How Long Will My Law Firm Search Take?

While in-house searches are notorious for taking their own sweet time, law firm searches, in comparison, move at lightning speed. Two rounds and you’re done, right? Not always. If you are looking to lateral as an associate, your search could be completed from start to finish in a matter of weeks. However, if you are a Counsel or Partner, expect your search to take many weeks or months. This time is necessary in considering a major career decision – take it! Luckily, you don’t have to figure it all out on your own.

I recently worked with a Partner who had her first lunch with a top-tier law firm in September 2016. Seven months later, after many in-person meetings and conference calls, she received an offer. A Counsel I just placed first interviewed with his new firm in November 2016 and was given an offer in April 2017. In my experience, neither of these situations is unusual. In both instances, my candidates needed patience and stamina. I was happy to advise them throughout their long searches.

Moving law firms when you are a Counsel or Partner takes time for a number of reasons. Candidates will interview with many or all Partners in the related law firm department. You will also need to be vetted by members of the firm’s senior management committee. If you are being considered by a large firm, you might also travel to meet decision makers in offices around the US or the world. All of this happens while you (most likely) have a full time job to handle. It’s not easy to juggle so many demands on your time. However, it is also to your benefit to spend as much time as possible with a firm you are considering joining. You should know who your future Partners are and what they will be like to work with. A good recruiter will help manage the interview process so that it runs as smoothly as possible and will take into account the demands of your current position.

If you have come to the conclusion that it is time for you to change law firms, prepare yourself for the time commitment you will be making. Take a deep breath and acknowledge that while moving at a senior level won’t likely happen quickly, if you are willing to invest the time, hopefully you will have the opportunity to join a firm that enables you to truly advance your legal career. If you would like to talk to me about how I might be able to help with your search, please call me at 212-328-6183.

What’s Left in Your Wallet?

We are each born with a deposit in our bank accounts.
The deposit is TIME!

We don’t know how big the deposit is, but we do know that each day there is a debit from the account. Awareness of this should embolden each of us to spend our deposit wisely and consciously, in both our personal and professional lives.

When it comes to the precious time you spend at work, it is a deliberate, fully thought-out professional life that maximizes our potential for success and fulfillment.

Don’t delay examining your career and your current employment situation. Ask yourself: Am I spending my time wisely? Am I happy? Am I appreciated? Does my current position satisfy my intellectual, emotional and economic goals?

We cannot redeposit time poorly spent, nor can we “go backwards” and recover wasted time. Our careers take up an incredible amount of our deposited time, so it is very important that our careers be meaningful to each of us.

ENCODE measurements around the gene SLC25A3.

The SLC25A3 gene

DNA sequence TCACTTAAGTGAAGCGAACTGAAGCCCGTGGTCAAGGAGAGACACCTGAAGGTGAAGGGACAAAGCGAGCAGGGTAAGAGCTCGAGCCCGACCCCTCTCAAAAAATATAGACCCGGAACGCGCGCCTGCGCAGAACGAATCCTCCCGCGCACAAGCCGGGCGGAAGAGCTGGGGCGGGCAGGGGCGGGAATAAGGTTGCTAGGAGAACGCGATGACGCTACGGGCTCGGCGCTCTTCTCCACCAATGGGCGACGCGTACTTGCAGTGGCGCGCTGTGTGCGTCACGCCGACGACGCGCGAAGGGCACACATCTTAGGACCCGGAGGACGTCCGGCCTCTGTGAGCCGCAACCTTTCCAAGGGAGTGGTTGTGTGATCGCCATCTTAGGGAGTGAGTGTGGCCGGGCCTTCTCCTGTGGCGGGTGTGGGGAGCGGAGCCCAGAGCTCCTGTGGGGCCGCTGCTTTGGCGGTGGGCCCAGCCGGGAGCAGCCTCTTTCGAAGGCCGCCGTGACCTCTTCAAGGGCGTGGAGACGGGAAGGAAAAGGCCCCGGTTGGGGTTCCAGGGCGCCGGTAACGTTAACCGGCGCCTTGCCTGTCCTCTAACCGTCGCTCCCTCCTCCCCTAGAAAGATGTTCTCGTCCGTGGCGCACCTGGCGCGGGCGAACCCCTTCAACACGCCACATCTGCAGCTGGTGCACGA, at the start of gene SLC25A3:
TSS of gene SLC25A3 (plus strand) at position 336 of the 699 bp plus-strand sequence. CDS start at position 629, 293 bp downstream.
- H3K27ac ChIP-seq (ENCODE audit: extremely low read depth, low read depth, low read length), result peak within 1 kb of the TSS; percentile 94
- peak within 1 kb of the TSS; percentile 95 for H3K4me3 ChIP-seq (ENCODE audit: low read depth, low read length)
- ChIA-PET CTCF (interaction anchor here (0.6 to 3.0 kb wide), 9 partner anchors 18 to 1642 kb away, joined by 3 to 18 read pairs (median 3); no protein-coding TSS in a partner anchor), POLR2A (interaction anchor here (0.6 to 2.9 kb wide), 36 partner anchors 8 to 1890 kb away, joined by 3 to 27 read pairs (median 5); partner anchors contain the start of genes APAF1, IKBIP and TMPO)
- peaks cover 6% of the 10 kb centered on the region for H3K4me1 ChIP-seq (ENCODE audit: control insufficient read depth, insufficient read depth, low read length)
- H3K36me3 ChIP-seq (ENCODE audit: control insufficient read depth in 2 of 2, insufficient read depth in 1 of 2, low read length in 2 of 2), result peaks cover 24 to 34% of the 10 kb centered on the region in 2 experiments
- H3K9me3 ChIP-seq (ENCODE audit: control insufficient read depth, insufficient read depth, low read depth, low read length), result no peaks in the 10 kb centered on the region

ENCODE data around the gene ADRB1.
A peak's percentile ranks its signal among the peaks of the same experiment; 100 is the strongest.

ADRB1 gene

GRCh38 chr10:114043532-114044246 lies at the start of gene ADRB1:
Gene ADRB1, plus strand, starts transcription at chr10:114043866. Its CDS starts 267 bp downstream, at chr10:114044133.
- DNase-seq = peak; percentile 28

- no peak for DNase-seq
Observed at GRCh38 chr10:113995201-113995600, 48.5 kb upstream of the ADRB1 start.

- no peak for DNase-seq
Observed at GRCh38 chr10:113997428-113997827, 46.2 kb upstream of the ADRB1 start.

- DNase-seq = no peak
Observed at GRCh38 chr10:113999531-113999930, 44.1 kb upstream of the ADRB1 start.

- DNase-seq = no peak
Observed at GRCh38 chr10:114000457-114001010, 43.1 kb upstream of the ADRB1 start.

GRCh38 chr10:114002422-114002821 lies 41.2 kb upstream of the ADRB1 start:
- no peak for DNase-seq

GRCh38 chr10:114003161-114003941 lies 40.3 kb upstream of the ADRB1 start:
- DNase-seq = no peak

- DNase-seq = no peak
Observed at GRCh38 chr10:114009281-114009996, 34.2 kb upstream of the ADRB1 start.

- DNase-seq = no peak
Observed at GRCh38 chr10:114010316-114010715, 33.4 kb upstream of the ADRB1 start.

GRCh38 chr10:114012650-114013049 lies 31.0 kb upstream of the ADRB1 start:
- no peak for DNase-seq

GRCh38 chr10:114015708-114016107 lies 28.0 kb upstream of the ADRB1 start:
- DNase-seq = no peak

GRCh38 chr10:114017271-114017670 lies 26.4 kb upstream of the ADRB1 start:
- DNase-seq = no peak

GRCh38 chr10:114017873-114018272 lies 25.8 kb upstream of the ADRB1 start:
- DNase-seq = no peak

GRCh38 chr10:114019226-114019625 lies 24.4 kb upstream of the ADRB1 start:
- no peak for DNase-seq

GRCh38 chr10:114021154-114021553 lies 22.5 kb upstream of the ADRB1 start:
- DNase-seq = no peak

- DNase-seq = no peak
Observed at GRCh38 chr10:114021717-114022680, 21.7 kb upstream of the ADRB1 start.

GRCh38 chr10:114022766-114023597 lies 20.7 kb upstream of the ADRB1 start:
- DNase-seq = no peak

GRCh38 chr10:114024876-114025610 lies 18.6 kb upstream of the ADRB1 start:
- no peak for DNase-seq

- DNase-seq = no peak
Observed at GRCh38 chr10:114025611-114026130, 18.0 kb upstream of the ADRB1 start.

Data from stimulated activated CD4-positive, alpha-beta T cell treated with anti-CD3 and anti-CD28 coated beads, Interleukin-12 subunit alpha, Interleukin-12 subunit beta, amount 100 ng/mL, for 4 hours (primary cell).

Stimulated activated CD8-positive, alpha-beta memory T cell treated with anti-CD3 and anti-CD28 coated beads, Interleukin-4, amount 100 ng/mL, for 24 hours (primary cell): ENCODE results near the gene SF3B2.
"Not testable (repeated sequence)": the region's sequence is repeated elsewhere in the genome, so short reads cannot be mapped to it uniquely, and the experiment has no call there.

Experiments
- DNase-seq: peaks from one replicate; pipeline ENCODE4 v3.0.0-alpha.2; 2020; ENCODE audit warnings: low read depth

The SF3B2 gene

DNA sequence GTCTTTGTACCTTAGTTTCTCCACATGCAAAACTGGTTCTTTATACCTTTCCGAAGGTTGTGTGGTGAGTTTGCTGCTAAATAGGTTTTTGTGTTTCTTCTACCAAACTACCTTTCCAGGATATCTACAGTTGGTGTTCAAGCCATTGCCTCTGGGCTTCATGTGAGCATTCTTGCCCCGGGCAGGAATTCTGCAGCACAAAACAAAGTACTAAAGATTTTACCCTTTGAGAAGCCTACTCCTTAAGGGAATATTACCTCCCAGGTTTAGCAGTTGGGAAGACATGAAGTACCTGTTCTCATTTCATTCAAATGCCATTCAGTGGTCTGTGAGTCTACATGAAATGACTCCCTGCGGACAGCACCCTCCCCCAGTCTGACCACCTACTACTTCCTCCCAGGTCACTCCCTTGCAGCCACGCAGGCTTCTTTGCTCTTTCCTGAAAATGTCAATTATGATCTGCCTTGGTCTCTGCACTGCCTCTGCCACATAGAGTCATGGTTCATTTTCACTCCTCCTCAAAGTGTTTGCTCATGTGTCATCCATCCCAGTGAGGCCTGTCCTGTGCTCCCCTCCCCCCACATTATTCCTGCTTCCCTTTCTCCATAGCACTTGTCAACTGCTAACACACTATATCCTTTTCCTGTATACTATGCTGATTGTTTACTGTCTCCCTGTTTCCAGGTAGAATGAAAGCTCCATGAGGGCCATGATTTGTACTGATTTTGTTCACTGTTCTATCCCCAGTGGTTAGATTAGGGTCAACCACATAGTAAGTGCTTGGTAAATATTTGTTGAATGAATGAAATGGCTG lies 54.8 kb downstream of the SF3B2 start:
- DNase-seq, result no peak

Contact me via email at lwiesenthal@cmwsearch.com to talk about spending your personal deposit of time with joy and wisdom.

You Love Your Firm, But Your Practice and Compensation are Stuck

“I respect and enjoy my partners but my personal practice is not growing at the firm.”
— Too many attorneys

As a legal recruiter I have often heard from attorneys who find themselves in this very quandary.  This is a tough situation especially if you feel guilty about considering a move.  At the same time it may be impossible to grow your practice if you stay put.

My advice in this situation is dependent on whether you are generating your own work and how important it is to you to have your own clients. These are important considerations from the perspectives of both compensation and personal fulfillment. If your compensation is dependent on your personal generation of revenues, then it is important to identify a platform that is conducive to the continued growth of your practice.

As you search for that platform, keep in mind that there may be another firm out there that has already invested in your practice area, with resulting synergies that can propel your practice to a new level.  Engaging with such a firm will facilitate growing your practice and will result in enhanced compensation and ultimately great personal and professional satisfaction.  You may naturally grow into a leadership role as a result.

In order to achieve your goals it is important to develop a relationship with a trusted advisor who understands the market. Create a partnership so that you can stay abreast of opportunities that are worth your time to consider.

Consider this road map to guide your analysis:

  1. Am I the only (or one of a very few) partner(s) in my practice area at the firm (in my office)?
  2. Do I generate most of my own work?
  3. Do other partners need my expertise?
  4. Am I invited to joint pitches for clients of the firm?
  5. When I analyze my “numbers”, are my billable hours directly relatable to my originated clients?
  6. Does my compensation directly relate to my client originated revenues?
  7. I think I could generate more work and develop more clients if the platform was deeper within my expertise?
  8. I think I have a desire to grow my practice, increase my compensation and my exposure within my industry?

Now please take one more moment and give us, CMW Legal Search, a call to discuss the market as it relates specifically to your stated goals!  Our number is (212) 328-6180.

So You Want To Go In-House…

In my years of legal recruiting, the number one question I’ve heard from law firm associates is, “How can I find an in-house job?”

I wish there were an easy answer. Even associates at top firms can find it challenging to land a fantastic in-house opportunity. However, I can share a few general resume tips based on feedback from our corporate clients that will help you write your best resume and hopefully get that first interview.